Verse > Anthologies > > Arthur Quiller-Couch, ed. > The Oxford Book of Victorian Verse
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Arthur Quiller-Couch, comp.  The Oxford Book of Victorian Verse.  1922.
 
The Blackbird
By Henry Charles Beeching (1859–1919)
 
DEAREST, these household cares remit;
  And while the sky is blue to-day,
Here in this sunny shelter sit,
  To list the blackbird’s lay.
 
Is all so rare, romantic boy?        5
  Is love so new and strange, that thou
Must with that wild and shrilling joy
  Thrill the yet wintry bough?
 
Ah, now ’tis softer grown, more sweet,—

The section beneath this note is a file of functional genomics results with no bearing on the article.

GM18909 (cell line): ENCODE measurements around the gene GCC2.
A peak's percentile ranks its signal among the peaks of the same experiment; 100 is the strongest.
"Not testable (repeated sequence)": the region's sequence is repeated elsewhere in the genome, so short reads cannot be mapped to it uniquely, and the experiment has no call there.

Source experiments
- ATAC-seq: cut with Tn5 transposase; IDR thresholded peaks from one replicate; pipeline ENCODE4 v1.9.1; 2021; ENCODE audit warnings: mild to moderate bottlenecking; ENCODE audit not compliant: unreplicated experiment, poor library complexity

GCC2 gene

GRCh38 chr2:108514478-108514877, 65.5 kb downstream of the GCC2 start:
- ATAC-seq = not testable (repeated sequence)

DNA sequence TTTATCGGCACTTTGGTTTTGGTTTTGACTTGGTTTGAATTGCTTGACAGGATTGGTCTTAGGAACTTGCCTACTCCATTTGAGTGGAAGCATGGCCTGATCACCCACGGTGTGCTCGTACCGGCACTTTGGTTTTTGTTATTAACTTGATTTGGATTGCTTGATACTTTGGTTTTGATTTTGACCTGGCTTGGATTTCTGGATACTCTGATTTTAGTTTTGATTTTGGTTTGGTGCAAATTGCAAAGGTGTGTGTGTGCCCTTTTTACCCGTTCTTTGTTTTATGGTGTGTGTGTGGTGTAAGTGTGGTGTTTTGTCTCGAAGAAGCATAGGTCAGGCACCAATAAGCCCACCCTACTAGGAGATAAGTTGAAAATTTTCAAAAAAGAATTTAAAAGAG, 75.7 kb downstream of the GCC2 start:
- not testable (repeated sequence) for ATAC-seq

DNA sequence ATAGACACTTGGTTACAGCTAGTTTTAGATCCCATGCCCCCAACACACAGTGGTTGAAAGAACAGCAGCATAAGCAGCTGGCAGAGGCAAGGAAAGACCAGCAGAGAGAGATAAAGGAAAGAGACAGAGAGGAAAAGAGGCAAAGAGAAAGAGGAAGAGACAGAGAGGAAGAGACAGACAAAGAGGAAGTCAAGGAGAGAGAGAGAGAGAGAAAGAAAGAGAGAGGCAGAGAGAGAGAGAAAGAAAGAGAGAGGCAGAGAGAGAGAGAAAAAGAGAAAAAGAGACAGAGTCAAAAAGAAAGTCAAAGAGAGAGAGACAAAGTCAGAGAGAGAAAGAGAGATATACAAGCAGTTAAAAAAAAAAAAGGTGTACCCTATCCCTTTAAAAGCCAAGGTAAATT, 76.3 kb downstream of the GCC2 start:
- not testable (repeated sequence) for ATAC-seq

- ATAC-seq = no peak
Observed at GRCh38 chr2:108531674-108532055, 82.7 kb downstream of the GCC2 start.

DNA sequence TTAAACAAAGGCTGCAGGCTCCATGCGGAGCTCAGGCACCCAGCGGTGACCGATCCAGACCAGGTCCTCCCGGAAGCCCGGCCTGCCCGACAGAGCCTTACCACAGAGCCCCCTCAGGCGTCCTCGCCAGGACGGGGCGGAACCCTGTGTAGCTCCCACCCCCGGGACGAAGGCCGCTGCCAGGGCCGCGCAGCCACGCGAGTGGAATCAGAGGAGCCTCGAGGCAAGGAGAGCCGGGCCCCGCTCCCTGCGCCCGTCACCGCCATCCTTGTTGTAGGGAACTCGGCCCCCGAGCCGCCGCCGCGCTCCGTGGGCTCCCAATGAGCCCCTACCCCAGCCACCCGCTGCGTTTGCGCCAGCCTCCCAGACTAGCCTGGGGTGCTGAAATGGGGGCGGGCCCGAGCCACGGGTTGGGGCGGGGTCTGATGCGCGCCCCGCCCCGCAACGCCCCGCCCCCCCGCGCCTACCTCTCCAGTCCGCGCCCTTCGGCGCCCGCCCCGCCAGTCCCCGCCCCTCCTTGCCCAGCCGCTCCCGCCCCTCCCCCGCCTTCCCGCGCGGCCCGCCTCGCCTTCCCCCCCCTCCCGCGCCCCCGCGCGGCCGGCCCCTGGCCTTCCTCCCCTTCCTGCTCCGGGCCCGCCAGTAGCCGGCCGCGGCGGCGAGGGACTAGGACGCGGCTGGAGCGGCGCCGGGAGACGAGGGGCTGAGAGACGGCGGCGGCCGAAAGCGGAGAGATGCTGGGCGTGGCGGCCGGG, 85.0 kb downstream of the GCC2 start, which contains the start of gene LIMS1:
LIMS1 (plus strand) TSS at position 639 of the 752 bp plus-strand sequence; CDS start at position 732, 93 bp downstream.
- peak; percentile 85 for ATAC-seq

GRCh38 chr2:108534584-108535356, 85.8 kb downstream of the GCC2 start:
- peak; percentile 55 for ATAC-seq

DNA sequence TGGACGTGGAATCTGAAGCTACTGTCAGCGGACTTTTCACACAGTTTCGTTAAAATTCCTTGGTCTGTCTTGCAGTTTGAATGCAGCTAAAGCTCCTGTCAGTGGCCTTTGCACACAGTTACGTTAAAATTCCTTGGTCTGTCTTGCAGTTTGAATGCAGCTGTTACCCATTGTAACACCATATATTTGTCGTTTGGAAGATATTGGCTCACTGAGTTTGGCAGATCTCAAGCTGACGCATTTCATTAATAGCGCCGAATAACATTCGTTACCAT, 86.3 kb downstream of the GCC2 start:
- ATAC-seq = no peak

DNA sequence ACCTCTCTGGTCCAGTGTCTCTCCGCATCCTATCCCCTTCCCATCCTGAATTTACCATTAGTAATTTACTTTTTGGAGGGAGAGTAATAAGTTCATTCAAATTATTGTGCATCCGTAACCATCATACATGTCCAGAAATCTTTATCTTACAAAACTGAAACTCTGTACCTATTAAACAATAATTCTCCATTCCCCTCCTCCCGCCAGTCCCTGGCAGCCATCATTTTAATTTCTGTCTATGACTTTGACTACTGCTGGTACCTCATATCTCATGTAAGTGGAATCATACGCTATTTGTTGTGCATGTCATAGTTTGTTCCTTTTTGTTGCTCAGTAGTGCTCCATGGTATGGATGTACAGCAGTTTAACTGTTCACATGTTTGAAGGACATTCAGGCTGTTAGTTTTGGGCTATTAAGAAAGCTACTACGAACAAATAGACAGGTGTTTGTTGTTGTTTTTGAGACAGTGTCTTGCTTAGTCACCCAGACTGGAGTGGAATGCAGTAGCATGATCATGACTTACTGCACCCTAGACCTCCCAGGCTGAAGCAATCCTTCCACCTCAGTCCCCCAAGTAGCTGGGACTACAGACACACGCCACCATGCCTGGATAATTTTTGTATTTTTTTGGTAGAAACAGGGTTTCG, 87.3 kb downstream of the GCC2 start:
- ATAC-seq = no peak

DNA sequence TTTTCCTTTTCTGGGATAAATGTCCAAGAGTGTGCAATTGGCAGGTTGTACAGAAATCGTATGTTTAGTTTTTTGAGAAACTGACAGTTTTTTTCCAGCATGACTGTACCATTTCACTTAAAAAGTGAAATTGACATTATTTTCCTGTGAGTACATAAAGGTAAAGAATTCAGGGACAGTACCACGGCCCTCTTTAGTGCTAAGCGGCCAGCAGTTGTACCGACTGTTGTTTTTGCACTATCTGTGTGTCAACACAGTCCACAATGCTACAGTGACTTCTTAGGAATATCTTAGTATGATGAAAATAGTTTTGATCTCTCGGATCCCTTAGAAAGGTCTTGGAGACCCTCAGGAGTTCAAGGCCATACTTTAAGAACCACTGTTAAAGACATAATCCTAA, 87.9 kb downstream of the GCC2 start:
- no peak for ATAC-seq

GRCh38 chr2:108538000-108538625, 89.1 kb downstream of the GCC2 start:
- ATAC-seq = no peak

‘I come, I come, O love, O my love,’—        10
And he is fluttering to her feet
  In yonder purple grove.
 
Now hark! all summer swells the note
  And dreams of mellow ripeness make
So ripe, so rich his warbling throat        15
  For spouse and children’s sake.
 
Lover and prophet, see! the flower
  Of cherry is hardly white, and figs
Are leafless, and thy nuptial bower
  A cage of rattling twigs.        20
 
Yet faith is evidence, and hope
  Substance, and love sufficient fire;
And Art in these finds ampler scope
  Than in fulfill’d desire.
 
So play thy Pan’s pipe, happy Faun,        25
  Till some May night with moonshine pale,
Thou pin’st, to hear by wood or lawn
  Apollo’s nightingale.
 
 
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